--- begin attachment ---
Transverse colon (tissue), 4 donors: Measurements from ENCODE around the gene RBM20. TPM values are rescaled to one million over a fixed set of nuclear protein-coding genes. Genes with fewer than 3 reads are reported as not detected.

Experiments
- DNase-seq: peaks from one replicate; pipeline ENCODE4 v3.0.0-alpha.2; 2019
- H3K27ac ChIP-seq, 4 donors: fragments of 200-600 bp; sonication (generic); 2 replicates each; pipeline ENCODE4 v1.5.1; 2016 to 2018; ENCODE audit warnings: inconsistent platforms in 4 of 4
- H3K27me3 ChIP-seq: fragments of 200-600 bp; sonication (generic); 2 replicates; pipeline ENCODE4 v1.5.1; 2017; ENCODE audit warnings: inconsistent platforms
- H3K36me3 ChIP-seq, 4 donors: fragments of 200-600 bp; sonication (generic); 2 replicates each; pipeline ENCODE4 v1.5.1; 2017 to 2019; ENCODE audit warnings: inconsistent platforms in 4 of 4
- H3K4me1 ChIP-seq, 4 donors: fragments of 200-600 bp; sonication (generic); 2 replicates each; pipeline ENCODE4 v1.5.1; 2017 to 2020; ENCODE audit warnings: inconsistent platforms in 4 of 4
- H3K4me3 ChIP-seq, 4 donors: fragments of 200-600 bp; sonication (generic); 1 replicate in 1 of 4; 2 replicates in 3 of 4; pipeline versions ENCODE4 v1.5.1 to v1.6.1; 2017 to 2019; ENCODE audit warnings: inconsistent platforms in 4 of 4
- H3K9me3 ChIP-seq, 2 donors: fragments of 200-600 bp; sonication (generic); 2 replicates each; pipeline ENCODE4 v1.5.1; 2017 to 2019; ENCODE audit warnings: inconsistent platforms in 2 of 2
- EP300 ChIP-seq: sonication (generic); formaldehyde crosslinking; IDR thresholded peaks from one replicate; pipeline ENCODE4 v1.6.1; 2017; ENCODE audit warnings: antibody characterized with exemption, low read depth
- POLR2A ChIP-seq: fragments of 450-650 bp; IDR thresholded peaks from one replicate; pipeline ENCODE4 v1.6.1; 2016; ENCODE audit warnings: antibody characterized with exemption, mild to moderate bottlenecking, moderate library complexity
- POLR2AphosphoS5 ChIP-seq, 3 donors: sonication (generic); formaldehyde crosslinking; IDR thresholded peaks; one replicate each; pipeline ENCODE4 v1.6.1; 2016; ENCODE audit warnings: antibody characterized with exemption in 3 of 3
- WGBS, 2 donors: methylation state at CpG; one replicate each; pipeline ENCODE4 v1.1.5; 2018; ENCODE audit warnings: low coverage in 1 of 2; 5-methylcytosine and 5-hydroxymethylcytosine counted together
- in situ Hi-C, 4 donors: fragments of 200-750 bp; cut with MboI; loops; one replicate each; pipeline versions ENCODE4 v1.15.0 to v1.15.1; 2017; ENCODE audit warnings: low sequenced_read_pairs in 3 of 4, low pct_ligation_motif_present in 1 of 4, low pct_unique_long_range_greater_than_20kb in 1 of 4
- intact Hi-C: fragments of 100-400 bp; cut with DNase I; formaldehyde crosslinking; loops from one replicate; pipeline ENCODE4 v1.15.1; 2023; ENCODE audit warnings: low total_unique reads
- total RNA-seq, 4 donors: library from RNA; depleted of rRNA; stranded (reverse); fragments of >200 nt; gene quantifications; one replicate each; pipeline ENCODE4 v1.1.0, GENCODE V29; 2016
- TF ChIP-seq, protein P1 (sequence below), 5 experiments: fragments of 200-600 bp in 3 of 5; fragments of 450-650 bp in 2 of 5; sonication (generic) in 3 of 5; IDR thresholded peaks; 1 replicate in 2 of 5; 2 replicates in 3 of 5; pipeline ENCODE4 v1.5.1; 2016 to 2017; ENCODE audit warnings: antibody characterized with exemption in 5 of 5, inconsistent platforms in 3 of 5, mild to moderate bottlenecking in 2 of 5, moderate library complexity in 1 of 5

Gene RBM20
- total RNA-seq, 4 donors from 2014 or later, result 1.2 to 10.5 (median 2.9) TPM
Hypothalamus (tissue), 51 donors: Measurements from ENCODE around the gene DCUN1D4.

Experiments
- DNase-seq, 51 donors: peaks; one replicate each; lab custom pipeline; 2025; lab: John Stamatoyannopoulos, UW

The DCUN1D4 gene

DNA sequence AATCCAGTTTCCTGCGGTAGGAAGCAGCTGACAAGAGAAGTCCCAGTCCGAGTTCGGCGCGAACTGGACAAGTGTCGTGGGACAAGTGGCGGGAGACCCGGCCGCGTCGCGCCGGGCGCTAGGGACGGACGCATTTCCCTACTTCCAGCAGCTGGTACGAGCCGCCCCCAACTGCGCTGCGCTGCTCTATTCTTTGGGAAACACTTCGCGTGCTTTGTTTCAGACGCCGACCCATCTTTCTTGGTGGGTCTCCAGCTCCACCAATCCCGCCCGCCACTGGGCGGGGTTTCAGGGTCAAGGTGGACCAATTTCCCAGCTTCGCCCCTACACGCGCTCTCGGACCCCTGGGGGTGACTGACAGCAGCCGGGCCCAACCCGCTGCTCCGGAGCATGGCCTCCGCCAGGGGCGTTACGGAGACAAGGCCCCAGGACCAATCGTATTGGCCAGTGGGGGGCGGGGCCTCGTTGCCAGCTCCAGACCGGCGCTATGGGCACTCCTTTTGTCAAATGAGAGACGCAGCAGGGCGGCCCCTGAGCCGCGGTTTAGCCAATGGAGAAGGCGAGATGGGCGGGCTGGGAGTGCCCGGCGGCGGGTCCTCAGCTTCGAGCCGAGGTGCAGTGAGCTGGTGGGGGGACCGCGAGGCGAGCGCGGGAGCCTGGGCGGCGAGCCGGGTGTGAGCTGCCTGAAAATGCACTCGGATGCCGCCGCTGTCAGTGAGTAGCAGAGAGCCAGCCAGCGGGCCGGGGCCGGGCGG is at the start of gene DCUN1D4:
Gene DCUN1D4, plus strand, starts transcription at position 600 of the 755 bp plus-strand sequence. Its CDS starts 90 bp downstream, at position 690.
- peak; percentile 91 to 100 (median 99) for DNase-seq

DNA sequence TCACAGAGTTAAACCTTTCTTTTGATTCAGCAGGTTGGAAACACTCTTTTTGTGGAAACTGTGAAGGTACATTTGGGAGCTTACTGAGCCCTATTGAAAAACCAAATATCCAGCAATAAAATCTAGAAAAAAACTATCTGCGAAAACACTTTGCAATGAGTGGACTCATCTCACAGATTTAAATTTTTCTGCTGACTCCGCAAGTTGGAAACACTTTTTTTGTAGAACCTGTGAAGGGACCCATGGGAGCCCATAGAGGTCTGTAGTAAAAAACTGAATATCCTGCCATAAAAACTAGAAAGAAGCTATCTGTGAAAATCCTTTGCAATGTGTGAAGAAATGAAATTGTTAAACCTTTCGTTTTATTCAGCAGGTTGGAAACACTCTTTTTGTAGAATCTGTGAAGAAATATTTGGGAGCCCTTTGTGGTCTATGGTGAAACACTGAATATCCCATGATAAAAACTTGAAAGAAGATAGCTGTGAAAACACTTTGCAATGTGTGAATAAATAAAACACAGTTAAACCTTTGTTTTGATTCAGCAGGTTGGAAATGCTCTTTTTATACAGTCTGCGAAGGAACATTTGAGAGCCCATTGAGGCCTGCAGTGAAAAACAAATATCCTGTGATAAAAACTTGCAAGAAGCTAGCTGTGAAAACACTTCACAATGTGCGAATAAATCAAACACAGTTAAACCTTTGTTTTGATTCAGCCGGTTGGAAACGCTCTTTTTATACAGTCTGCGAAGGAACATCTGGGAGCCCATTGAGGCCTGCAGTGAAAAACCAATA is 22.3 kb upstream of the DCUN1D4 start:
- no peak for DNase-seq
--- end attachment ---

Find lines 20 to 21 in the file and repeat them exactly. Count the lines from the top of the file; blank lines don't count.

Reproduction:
Hypothalamus (tissue), 51 donors: Measurements from ENCODE around the gene DCUN1D4.

Experiments